Counting Day

My first brush with counting day was sometime in the late 1980s (I think it was the time when Rajiv Gandhi lost power but I am not sure). Those were not the times of Electronic Voting Machines (EVM) and counting had to be done manually, so it went on for a few days. There were discussions on the TV this whole time (TV meant only DD then by the way) and my father and his friends used to be glued to television this whole time. Everyone used to bring the news paper from his home and the news paper boy was asked to deliver all the papers for those few days so that they had the benefit of the analysis from as many fronts as possible. There were animated discussions, points, counter-points, bets, long winded discussions not leading to any conclusion; and all this came to an end only with a formal declaration of the election results. Being in government jobs, most of them opted for casual leaves at this time; and those who did go to the office, simply continued with the group in the office.

I used to sit in with the group of uncles every chance I got, though I never understood much of what was going on. The constant flow of tea was one major attraction for me (yep I am a tea fanatic since then) but the main attraction was the impression I was able to create amongst my friends because of the time I spent with this group. I would get some sound bytes, and then impart this knowledge to friend in school as well as in the colony, with the air of someone who knew what he was talking about. It really does not take that much to impress 9-10 year old boys anyways; gals of any age are a different story all together ;-). Simple things like knowing the names of more that 3-4 news papers, or 3-4 political parties, or knowing who will be the next Prime Minister (not that complicated a question at that time) was a big hit in the gang.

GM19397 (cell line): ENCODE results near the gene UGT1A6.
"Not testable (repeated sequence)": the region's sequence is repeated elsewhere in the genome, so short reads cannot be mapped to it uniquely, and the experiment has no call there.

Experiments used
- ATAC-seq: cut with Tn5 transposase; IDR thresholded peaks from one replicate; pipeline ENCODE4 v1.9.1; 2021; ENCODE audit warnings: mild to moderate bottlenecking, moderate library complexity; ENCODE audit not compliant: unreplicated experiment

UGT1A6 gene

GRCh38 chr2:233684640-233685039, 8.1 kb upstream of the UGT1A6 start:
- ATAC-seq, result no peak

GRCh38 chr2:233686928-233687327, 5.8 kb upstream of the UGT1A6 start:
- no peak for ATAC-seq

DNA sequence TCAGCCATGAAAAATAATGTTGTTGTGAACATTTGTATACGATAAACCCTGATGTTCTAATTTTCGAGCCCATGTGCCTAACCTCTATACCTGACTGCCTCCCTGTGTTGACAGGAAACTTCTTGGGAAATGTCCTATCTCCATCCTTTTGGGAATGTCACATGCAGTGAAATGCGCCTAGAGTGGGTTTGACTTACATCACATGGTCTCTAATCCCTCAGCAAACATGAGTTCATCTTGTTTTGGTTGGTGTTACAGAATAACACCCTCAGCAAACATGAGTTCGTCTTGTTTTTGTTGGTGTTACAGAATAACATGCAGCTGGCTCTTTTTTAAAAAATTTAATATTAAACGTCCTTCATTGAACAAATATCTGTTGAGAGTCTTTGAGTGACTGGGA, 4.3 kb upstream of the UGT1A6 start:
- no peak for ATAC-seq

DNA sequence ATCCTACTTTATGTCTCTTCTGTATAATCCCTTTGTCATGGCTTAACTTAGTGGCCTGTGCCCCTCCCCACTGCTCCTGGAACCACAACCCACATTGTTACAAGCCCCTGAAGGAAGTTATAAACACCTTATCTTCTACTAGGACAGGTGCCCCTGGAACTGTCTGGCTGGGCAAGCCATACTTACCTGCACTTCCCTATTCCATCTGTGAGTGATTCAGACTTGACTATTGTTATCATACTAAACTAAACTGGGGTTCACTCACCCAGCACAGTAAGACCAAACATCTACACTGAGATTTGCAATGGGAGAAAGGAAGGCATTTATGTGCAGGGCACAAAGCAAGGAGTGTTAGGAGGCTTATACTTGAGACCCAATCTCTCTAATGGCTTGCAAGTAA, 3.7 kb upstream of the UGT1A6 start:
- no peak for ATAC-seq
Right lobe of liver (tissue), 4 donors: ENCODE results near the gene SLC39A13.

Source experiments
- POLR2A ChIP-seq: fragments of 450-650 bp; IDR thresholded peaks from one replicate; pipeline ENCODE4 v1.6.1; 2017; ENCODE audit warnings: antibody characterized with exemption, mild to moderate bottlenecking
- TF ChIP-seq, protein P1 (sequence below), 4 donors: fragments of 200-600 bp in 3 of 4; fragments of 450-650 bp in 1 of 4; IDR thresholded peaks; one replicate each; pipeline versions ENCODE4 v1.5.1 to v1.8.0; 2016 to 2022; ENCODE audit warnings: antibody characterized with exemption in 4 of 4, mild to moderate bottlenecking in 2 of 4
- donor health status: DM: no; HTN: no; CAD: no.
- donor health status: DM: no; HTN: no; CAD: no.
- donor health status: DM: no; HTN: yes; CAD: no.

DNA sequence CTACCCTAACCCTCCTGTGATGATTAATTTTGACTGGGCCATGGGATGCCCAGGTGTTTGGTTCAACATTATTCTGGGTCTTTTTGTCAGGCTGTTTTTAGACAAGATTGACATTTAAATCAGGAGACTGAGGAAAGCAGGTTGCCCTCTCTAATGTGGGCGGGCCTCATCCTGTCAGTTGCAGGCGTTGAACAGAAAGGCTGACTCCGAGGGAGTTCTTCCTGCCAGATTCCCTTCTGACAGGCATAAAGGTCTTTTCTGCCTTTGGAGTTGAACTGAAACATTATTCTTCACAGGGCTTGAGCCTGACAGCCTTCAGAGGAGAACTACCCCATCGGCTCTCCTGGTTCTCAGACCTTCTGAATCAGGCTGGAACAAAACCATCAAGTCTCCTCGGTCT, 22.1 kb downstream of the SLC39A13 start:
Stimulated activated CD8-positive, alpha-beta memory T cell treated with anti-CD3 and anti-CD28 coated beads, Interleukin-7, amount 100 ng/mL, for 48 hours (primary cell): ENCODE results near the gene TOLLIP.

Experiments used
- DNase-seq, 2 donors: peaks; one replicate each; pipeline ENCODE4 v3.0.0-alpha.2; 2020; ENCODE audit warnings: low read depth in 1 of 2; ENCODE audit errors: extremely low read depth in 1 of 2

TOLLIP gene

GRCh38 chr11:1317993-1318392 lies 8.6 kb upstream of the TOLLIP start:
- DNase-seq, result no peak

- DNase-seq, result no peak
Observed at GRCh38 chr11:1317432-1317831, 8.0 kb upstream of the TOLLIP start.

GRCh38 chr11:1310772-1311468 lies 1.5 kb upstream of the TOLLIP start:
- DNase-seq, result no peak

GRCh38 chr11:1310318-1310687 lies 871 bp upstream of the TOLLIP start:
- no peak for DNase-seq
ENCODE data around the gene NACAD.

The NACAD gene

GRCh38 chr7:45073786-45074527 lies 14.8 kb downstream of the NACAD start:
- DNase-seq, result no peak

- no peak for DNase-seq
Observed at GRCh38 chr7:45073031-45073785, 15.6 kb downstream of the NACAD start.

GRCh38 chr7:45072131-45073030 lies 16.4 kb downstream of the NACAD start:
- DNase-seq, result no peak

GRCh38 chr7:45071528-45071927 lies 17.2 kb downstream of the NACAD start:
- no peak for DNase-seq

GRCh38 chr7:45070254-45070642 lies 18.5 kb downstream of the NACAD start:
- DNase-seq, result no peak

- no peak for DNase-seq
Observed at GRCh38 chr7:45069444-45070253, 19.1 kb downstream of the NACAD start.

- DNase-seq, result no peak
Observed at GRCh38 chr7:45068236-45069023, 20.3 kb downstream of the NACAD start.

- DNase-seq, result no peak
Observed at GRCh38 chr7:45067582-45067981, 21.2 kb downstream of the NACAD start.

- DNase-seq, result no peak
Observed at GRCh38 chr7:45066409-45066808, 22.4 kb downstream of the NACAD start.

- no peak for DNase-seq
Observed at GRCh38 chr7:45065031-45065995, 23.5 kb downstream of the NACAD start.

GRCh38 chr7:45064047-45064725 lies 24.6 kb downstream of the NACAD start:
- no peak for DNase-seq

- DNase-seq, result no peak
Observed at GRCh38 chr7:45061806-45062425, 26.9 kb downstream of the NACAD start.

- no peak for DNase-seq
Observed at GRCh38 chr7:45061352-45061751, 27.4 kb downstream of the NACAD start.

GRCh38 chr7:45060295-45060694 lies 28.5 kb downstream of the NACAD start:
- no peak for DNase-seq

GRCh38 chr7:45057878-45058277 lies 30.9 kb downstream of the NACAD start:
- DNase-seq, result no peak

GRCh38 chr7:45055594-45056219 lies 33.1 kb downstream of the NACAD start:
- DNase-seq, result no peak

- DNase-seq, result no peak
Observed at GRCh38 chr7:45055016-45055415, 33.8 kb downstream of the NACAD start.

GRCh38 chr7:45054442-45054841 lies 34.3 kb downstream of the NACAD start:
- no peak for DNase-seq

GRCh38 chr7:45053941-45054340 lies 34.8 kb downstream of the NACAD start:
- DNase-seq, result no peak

Switch to today, the counting started at around 8 AM, and by 12 we knew what was gonna happen.
Not fun; not fun at all :(